Now, I've got first class functions : they have a type tag and can thus be printed (it only displays #<procedure>, as canonical arc), asked their type, etc. As soon as I did that, Boehm GC started complaining a lot (always saying "hmm, is that a pointer or not ? I dunno, I'm lost...").
Not very dramatic, these are just warning messages. But as Boehm seems almost borken on some machines and as it was starting to bother me, I did it again : I implemented a new version of my own, hand-made, garbage collector. It was easier with real first-class closures and it is much faster this time. On the test code I've written, the program runs twice as fast with my buggy-GC.
The code still partially relies on Boehm GC, as I have to make it know how every data type has to be collected, but it currently collects tagged objects, cons cells and closures. Will be pushed on Monday.
We'll all be waiting ^^. How'd you implement closures? As a structure or just an array? Boehm might get confused in the array case if you're using the first entry of the array as a type tag (which isn't a pointer). Or maybe not; I haven't studied Boehm GC very well.
As for GC: what kind did you write? Copy or mark? If it's marking, I'd suggest a mark-and-don't-sweep collector. I think most incremental and thread-friendly modern GC's are copying though.
Edit: as for me doing the macro hacking stuff, well, it looks like I'm all hacked out. Hehehe^^
Hmm... I'm not very good at terminology, but I'm almost sure it's a mark-and-sweep. The implementation relies on system malloc. Every time some memory is required, the user calls gc_malloc. This function calls malloc stores the pointer in an array and returns that pointer. Once the array is full (we're not talking about consumed memory yet, but about built references, so it can break down if you build very big objects), collection is performed : everything not reachable from the stack (or recursively from reachable objects) is freed. It has to be improved, but for now on it's working.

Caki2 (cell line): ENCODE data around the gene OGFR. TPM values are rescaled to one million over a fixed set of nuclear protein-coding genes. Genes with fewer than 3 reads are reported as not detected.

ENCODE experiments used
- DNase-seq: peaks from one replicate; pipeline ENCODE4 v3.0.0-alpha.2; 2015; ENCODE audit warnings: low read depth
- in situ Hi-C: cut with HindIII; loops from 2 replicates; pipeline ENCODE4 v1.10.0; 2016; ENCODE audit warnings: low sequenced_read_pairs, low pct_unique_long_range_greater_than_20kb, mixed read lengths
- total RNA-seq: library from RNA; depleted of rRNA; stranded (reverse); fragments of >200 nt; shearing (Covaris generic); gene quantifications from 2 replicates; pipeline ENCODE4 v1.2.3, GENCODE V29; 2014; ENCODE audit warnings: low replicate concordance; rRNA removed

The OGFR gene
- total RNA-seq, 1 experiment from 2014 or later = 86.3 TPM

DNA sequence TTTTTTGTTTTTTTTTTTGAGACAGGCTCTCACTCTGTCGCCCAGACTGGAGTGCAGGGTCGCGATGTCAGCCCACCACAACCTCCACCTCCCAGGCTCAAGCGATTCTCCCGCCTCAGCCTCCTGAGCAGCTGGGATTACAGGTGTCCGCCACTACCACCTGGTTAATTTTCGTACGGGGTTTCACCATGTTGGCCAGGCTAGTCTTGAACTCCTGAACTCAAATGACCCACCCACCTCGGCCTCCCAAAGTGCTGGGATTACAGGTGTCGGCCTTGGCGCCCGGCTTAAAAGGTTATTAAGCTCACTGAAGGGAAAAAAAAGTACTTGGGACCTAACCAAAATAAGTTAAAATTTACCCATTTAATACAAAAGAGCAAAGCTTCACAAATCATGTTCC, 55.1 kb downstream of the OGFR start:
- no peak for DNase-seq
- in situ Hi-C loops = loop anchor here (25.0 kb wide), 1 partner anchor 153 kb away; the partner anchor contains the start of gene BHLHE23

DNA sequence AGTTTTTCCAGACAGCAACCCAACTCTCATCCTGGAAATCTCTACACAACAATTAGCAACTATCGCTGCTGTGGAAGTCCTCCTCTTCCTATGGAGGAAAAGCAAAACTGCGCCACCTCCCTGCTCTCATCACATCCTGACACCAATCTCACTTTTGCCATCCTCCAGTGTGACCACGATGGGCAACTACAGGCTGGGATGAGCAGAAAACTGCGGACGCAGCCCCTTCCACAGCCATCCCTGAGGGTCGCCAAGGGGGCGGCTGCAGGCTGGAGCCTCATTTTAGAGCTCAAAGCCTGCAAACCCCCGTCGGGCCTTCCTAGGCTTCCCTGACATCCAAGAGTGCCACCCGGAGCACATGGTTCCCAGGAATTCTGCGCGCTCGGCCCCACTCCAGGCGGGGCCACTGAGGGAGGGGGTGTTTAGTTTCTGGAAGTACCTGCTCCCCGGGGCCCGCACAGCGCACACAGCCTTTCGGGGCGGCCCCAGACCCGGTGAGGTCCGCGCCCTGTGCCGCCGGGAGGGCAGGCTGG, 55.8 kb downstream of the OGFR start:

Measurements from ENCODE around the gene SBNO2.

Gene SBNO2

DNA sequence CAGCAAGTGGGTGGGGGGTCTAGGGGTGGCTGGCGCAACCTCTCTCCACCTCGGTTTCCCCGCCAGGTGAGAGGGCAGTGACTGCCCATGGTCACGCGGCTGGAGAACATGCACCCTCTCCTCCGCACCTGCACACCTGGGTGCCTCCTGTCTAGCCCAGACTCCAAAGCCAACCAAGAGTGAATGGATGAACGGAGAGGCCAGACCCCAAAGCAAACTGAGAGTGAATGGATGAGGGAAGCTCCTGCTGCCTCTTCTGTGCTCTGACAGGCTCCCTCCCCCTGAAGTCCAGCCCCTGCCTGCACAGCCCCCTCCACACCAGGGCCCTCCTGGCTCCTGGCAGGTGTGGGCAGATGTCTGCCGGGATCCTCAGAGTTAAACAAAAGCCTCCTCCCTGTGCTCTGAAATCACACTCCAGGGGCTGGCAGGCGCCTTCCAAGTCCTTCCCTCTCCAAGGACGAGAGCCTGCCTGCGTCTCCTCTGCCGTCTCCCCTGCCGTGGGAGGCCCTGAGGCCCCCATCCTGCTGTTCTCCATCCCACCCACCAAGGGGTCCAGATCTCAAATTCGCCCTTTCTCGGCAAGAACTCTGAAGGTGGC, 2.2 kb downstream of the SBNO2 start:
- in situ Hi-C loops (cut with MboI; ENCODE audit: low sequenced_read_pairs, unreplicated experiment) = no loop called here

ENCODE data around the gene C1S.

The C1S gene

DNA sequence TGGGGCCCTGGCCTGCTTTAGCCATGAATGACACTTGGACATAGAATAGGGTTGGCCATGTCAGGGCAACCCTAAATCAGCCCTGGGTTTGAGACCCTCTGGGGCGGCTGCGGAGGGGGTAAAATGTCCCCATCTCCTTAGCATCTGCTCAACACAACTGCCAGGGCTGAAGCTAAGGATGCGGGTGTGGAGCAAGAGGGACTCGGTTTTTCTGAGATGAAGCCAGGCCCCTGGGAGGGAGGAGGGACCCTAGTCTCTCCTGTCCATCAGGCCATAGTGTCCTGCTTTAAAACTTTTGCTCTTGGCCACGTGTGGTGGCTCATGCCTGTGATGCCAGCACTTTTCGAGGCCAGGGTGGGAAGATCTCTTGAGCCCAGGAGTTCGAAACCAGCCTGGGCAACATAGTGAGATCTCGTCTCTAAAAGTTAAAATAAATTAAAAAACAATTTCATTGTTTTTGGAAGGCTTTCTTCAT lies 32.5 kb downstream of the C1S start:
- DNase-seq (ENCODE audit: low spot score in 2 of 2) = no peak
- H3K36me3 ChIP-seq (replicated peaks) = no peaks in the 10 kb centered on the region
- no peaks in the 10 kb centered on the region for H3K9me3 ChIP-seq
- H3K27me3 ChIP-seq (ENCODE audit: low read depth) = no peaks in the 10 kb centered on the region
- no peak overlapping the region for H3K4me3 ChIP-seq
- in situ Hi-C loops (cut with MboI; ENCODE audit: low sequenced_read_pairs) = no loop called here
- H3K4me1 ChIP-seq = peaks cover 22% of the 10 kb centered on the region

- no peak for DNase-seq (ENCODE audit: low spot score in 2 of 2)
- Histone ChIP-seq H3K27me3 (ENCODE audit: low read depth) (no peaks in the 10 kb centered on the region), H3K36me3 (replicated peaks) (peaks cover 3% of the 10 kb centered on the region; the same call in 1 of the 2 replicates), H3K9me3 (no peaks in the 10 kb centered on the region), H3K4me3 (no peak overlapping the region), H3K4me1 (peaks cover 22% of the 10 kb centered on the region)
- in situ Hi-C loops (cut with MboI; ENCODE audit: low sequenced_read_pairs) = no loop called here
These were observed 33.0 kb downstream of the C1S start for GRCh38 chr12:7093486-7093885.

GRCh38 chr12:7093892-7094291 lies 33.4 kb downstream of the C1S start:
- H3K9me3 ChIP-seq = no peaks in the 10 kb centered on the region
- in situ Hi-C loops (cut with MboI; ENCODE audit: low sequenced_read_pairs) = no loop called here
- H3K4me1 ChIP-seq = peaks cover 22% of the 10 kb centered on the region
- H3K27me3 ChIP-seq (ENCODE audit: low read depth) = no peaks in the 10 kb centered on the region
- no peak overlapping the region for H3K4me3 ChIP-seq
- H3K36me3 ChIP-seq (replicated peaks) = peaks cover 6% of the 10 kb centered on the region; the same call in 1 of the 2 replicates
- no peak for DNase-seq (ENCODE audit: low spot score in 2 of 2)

I implemented closures as an array of long. Very easy to deal with. The first one is the tag type, the second one is the goto label, the third is size of the array (we need it for garbage collection) and all others are the arguments (well, they are objs, but they are implemented as a long).
It does indeed seem to be a mark-and-sweep. Generally though most GC's will handle the heap: they allocate one big bunch of memory via malloc() and allocate from that.
"Mark" means to determine if a memory area is accessible. Usually this means setting some sort of bit or variable for each memory area. After you've marked all reachable memory, you perform a "sweep": any unmarked memory is freed.
A slightly-more-efficient algorithm than mark-and-sweep is mark-and-don't-sweep (obviously because you skip the "sweep" step), but this requires us to handle the heap directly. Here's an explanation:
Each memory area in the heap has a "free/in-use" bit. This bit's sense of "free" can vary. For example, at any one time, all "free/in-use" bits may have the meaning: